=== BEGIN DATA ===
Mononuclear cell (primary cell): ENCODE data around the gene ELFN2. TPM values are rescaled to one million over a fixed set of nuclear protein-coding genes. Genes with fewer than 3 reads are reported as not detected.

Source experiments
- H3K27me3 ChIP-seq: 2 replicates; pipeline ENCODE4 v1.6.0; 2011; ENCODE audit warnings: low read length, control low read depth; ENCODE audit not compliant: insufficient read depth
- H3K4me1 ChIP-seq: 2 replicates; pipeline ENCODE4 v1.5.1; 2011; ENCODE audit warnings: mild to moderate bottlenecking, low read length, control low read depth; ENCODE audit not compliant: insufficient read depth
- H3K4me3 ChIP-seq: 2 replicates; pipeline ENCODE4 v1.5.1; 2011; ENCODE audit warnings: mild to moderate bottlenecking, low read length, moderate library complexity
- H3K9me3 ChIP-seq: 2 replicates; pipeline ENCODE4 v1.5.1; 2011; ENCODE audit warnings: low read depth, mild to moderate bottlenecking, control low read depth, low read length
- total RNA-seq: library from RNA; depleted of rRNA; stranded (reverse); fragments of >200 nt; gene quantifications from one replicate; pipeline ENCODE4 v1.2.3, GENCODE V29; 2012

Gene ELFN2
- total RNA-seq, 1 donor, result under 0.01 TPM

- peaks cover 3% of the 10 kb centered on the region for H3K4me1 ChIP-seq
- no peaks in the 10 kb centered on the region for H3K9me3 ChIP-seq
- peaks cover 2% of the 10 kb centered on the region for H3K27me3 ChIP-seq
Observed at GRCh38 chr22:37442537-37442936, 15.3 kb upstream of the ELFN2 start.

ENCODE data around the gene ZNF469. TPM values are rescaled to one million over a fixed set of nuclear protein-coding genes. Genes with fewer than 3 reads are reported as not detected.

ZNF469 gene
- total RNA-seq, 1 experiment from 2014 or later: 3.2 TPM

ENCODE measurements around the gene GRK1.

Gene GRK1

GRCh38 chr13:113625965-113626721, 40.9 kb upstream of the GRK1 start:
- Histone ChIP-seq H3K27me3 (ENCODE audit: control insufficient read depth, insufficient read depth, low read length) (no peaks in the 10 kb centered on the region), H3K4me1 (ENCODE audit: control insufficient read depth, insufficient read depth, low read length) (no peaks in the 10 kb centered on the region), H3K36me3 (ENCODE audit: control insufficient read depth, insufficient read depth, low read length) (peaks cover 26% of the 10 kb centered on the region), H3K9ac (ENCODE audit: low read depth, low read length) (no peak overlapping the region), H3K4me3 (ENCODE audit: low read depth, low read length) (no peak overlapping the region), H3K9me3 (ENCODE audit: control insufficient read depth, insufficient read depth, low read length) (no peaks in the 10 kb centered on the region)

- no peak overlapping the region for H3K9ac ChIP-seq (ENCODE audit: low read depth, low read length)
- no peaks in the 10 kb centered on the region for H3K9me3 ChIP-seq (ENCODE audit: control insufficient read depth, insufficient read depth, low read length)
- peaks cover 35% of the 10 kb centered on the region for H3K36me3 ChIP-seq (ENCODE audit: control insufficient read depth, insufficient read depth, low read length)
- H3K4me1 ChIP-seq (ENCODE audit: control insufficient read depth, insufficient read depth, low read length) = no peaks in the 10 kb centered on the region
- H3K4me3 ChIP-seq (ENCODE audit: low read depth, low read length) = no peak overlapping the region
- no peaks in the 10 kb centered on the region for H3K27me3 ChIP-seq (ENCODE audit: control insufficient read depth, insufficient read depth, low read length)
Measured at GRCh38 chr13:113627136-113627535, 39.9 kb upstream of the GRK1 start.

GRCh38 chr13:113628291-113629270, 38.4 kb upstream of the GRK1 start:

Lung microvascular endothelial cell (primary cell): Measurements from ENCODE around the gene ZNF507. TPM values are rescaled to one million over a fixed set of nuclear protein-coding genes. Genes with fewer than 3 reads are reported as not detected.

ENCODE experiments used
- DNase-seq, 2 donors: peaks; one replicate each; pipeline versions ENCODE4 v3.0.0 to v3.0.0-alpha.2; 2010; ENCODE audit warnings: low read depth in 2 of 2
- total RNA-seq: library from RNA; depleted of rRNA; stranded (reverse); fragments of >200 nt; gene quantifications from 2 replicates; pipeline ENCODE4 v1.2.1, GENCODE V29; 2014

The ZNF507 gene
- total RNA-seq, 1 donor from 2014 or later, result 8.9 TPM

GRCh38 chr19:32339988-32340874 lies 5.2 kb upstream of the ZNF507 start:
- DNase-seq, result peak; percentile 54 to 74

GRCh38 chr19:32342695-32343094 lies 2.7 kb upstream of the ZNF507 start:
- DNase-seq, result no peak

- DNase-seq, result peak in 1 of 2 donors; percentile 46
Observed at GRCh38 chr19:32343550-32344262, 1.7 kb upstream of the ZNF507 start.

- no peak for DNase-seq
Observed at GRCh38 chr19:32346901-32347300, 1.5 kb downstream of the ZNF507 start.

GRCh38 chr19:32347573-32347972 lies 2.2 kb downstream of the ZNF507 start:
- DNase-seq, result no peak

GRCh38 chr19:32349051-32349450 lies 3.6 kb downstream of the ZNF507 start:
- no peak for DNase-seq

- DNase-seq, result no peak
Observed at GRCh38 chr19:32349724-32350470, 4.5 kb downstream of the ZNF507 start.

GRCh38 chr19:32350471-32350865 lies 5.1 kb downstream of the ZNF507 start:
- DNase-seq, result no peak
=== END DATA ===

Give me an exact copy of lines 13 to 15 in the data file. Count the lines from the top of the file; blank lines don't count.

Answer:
Observed at GRCh38 chr22:37442537-37442936, 15.3 kb upstream of the ELFN2 start.

ENCODE data around the gene ZNF469. TPM values are rescaled to one million over a fixed set of nuclear protein-coding genes. Genes with fewer than 3 reads are reported as not detected.

ZNF469 gene